Take the 2-minute tour ×
Home Improvement Stack Exchange is a question and answer site for contractors and serious DIYers. It's 100% free, no registration required.

I have to attach some skirting boards on recently plastered walls and openings. The issue is that the floors on each side of the opening are at different levels, therefore the opening has a step on it. What usually happens with the skirting board on each side and around the opening?

Do you not put the skirting board around the side of the opening? And if so, how do you finish the edge of the board to meet the opening so that it looks good?

Obviously with the floor levels being different you cannot just wrap the skirting board around the opening as it will not line up on the other side.

Hope this makes sense.

Edit: Here is a picture. The step is not yet tiled, but it shows the level differences.

enter image description here

share|improve this question
    
A picture would really help. –  Tester101 Jan 11 '12 at 13:17
    
Tester101, I was trying to work out how to get a picture here. –  TravisPUK Jan 11 '12 at 13:54
    
picture added... if it wasn't noticeable enough. :) –  TravisPUK Jan 11 '12 at 14:00
add comment

4 Answers

up vote 11 down vote accepted

Dimensions on your photo would help make a better model, but here is what I might do in this situation.

The easy way

End the upper trim with a bevel (30-45°) at the edge of the stair, then continue in the lower room as normal.

enter image description here

Transition

You may want to use a transition piece to pull the pieces together.

enter image description here

You could even cut an angle into the top of the transition, for a different look.

enter image description here

You may also want to bevel the upper trim into the transition piece.

enter image description here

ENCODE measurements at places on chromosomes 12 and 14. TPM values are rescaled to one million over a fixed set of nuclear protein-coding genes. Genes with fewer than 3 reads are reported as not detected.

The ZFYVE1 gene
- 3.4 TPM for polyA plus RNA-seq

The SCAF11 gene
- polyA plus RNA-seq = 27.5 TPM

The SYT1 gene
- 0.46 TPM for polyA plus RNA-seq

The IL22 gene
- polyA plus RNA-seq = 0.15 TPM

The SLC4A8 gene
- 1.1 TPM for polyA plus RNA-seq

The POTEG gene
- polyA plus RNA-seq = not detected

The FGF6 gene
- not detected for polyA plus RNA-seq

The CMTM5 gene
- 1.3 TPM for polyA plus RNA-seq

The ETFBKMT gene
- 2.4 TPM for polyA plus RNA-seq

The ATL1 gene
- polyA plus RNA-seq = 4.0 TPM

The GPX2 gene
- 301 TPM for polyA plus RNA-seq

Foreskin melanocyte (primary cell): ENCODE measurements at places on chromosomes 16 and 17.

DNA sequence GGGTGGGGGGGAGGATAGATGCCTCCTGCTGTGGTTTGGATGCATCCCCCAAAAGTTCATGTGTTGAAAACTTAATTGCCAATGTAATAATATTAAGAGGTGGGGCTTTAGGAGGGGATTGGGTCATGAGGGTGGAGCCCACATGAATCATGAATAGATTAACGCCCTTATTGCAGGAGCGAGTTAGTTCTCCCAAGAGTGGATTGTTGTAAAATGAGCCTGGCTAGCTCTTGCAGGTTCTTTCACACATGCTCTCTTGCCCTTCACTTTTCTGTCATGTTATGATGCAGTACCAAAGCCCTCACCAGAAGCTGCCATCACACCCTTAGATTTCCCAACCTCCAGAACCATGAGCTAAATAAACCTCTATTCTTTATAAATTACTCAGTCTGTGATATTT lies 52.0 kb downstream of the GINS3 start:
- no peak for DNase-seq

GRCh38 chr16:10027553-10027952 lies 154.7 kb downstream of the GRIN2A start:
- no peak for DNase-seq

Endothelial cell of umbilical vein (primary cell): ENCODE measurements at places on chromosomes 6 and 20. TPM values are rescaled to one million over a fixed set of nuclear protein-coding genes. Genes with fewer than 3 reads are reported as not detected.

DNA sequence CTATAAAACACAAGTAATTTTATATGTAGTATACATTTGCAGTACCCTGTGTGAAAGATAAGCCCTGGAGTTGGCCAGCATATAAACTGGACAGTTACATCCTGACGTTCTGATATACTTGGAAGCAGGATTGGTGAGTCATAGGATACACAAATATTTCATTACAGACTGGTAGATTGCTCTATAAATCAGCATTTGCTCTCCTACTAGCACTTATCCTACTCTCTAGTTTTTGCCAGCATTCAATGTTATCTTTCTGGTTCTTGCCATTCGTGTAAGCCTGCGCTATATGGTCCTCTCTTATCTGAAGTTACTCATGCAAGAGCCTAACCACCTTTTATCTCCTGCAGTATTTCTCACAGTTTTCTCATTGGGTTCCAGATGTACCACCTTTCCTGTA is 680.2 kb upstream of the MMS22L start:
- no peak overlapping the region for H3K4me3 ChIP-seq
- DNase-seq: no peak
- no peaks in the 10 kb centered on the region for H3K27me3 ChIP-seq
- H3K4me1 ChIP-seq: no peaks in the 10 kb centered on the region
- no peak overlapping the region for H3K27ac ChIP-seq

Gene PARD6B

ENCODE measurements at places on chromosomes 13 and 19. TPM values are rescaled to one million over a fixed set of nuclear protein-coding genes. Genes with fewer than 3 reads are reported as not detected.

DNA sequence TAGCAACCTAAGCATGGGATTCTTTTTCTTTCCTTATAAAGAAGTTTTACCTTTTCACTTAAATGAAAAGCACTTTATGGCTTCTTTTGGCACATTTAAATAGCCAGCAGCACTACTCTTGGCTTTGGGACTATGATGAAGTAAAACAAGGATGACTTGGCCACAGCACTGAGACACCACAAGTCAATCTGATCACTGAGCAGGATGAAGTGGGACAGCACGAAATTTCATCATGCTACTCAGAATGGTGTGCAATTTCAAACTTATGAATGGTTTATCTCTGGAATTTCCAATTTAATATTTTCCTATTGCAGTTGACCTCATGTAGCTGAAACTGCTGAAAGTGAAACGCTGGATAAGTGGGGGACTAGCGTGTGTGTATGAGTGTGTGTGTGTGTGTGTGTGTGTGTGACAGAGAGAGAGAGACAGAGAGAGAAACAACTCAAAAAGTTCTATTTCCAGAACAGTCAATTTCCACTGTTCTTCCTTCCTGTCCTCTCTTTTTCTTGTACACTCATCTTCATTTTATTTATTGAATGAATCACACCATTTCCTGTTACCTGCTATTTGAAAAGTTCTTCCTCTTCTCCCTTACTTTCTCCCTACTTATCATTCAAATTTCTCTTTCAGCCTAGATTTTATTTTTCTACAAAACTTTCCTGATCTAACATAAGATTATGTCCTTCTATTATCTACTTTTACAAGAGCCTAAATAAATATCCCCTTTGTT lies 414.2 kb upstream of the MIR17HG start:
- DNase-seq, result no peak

The complex, lots of angle calculation, pain in the neck way

Cut a small angled transition piece from the upper trim, down to the lower trim.

enter image description here

In this case, you may still want to bevel the upper trim piece.

enter image description here


There's not really a right way to do something like this. It's more about your preference, and the amount of work you're willing to do.

share|improve this answer
    
Tester101, thanks very much. Actually I think the easy way in your models looks the best. The ones with the transitions seem to be awkward to my view. BTW, you model diagram is almost exactly right. :) –  TravisPUK Jan 11 '12 at 15:46
    
The third one (and its variations) all look like major dust collectors. –  DaveNay Jan 11 '12 at 15:46
add comment

I see two obvious solutions:

  1. Use a different height skirting (shorter on the right or taller on the left) in each area so that the tops match.
  2. Just use the same height skirting throughout and accept the that level of the skirting changes when the floor level changes.

With the frame to the doorway you can just butt up the skirting without having to make any tricky joints.

share|improve this answer
    
ChrisF, thanks for the reply. I was thinking that, but just want it to look clean. I need to try and find some examples where 'professionals' have done the same thing. I think the two heights is the best approach though as the lower floor level already uses a higher board than the rest of the house. –  TravisPUK Jan 11 '12 at 14:38
add comment

I used door trim to break it up in a similar situation. I wanted to case the corner, but I was outvoted by the project supervisor. This is what I had on-hand (matches the doors), I'm sure you can find a better match if you want to make it look a bit smoother.

enter image description here

Looks decent from this angle

enter image description here

Here, you can see it edges out, since I didn't put the trim on both sides of the corner.

enter image description here

share|improve this answer
3  
+1 I'd use a similar idea, but definitely a different style of corner piece, even a flat piece of trim with perhaps a partial 45 on the top and lower side. –  BMitch Jan 11 '12 at 14:30
1  
@BMitch, Yep, not the best piece to finish it with. I was going to be strangled if I made one more trip to the hardware store. I'm the only one that notices, naturally. –  Steve Jackson Jan 11 '12 at 14:32
add comment

I tend to go for the same technique as I use on stairs - use an angled piece down each side. This works well.

Depending on the drop you may need to use thicker skirting, or you may not - but you just cut your horizontal skirting as normal and cut your angled pieces to fit up against them.

share|improve this answer
    
thanks for the reply. The problem is that the step is a single one and doesn't really have the ability to have an angle section on it. The opening is on the higher level and the other side of the opening is the lower floor level. –  TravisPUK Jan 11 '12 at 13:53
add comment

Your Answer

 
discard

By posting your answer, you agree to the privacy policy and terms of service.

Not the answer you're looking for? Browse other questions tagged or ask your own question.